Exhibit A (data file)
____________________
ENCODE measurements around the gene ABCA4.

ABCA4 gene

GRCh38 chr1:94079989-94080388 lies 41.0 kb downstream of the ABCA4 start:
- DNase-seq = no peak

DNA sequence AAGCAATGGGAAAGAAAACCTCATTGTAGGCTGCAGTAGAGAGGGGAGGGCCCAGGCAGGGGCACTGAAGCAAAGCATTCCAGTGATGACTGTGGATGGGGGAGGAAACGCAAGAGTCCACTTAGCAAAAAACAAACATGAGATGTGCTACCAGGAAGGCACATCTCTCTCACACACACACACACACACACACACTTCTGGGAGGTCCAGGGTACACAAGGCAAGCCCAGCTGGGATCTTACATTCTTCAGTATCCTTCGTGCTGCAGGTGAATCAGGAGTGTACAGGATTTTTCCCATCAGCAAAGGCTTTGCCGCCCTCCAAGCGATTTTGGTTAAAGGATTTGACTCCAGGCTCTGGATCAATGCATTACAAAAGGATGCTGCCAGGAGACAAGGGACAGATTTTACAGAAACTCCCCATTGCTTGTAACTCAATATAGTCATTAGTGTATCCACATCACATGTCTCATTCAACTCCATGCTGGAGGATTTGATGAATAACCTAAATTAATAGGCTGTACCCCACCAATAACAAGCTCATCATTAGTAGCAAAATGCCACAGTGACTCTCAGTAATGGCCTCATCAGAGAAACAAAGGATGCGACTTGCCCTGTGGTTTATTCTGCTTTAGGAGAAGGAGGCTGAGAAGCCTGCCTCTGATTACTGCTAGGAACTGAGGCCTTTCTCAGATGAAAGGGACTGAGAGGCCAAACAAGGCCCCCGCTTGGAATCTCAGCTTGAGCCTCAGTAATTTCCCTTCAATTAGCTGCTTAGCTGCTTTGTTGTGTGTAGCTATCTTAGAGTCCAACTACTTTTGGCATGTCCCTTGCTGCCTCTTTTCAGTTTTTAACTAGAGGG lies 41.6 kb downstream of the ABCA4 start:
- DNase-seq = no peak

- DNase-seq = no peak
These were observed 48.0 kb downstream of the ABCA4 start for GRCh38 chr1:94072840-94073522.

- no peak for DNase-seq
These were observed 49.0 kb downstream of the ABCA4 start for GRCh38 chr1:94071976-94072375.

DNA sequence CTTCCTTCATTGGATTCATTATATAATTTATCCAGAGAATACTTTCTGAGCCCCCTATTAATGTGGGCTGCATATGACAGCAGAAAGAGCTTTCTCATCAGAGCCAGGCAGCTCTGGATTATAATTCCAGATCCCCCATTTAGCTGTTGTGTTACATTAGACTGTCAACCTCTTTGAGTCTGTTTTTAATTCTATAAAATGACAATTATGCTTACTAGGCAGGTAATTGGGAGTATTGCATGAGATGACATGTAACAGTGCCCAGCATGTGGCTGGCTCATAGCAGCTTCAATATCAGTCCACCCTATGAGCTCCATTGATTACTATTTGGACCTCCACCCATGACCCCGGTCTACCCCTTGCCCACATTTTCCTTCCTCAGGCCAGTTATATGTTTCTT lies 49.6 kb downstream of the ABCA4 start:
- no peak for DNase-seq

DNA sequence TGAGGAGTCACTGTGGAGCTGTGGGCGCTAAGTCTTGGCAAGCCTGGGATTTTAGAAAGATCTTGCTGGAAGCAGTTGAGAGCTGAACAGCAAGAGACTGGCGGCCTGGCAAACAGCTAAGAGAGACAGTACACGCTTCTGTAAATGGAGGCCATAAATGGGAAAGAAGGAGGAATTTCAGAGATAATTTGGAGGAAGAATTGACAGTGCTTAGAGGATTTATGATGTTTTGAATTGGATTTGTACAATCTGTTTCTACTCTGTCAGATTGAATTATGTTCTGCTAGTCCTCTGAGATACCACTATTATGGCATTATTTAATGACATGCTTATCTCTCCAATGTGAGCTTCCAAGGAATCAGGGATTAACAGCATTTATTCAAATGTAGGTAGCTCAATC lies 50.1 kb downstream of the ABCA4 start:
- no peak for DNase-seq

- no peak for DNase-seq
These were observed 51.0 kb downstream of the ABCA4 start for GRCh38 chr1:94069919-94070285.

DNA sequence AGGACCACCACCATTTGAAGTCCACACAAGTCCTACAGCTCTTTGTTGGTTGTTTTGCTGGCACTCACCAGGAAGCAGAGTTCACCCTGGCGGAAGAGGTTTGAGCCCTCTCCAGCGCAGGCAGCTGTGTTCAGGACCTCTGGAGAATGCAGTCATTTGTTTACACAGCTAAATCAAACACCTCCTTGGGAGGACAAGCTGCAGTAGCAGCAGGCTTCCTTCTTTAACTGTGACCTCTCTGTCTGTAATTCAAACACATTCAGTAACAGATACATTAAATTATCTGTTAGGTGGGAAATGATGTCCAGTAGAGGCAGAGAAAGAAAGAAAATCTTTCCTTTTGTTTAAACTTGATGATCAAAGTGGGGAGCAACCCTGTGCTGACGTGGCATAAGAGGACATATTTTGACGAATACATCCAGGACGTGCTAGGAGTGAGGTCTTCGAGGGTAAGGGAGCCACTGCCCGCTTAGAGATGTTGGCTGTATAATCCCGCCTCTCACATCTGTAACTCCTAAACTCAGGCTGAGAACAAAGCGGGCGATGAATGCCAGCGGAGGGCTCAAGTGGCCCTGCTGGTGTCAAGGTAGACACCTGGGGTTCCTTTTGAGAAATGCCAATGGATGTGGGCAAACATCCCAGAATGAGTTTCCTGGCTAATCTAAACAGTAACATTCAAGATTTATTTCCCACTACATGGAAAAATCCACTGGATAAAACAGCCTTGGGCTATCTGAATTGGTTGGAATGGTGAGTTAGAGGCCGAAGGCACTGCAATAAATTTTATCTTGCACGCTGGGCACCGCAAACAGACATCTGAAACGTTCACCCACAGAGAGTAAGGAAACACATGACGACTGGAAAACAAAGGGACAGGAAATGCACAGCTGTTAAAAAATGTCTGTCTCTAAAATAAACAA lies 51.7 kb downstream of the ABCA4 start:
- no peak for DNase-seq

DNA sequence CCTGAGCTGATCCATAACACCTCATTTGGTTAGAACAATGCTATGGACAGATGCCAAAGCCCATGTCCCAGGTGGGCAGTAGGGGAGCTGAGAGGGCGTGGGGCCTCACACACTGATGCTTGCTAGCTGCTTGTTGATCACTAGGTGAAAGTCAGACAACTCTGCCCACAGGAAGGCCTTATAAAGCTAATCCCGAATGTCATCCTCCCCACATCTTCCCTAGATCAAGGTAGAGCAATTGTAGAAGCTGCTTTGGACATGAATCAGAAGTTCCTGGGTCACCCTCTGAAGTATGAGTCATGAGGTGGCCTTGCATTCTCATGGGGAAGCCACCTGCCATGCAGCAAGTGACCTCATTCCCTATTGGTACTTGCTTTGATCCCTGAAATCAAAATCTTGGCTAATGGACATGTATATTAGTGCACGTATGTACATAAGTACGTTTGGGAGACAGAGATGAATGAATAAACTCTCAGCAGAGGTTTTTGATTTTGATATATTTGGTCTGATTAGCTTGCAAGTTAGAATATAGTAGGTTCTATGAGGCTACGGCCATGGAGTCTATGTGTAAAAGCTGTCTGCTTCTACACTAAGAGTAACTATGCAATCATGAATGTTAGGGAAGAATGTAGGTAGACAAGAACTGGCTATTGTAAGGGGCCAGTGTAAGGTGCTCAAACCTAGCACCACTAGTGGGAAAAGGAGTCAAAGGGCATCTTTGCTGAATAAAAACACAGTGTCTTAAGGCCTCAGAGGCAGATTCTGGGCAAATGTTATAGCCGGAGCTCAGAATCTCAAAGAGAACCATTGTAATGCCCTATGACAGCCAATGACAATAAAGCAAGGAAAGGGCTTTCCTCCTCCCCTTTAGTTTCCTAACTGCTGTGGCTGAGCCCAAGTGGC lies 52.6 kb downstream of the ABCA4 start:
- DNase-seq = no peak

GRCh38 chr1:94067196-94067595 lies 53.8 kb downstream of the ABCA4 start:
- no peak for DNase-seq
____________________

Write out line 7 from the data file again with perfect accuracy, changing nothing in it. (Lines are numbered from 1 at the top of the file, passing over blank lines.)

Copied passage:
- DNase-seq = no peak